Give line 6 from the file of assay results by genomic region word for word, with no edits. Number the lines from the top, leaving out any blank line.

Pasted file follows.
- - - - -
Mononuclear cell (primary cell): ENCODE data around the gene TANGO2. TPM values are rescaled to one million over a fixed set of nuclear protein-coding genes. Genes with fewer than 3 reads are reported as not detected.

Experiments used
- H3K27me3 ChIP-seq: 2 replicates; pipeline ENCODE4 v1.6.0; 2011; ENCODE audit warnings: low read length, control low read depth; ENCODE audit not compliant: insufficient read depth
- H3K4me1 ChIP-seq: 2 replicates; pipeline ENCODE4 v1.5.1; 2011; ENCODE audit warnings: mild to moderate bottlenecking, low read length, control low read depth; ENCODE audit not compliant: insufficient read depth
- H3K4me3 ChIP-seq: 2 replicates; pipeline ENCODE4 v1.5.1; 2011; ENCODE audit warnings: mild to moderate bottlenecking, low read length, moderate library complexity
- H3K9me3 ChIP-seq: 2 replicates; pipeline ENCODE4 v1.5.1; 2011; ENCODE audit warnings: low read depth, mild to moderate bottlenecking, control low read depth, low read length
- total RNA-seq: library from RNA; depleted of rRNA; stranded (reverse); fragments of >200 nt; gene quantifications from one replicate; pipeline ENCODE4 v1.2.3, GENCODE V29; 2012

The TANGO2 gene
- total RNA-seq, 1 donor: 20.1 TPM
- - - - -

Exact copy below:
- H3K9me3 ChIP-seq: 2 replicates; pipeline ENCODE4 v1.5.1; 2011; ENCODE audit warnings: low read depth, mild to moderate bottlenecking, control low read depth, low read length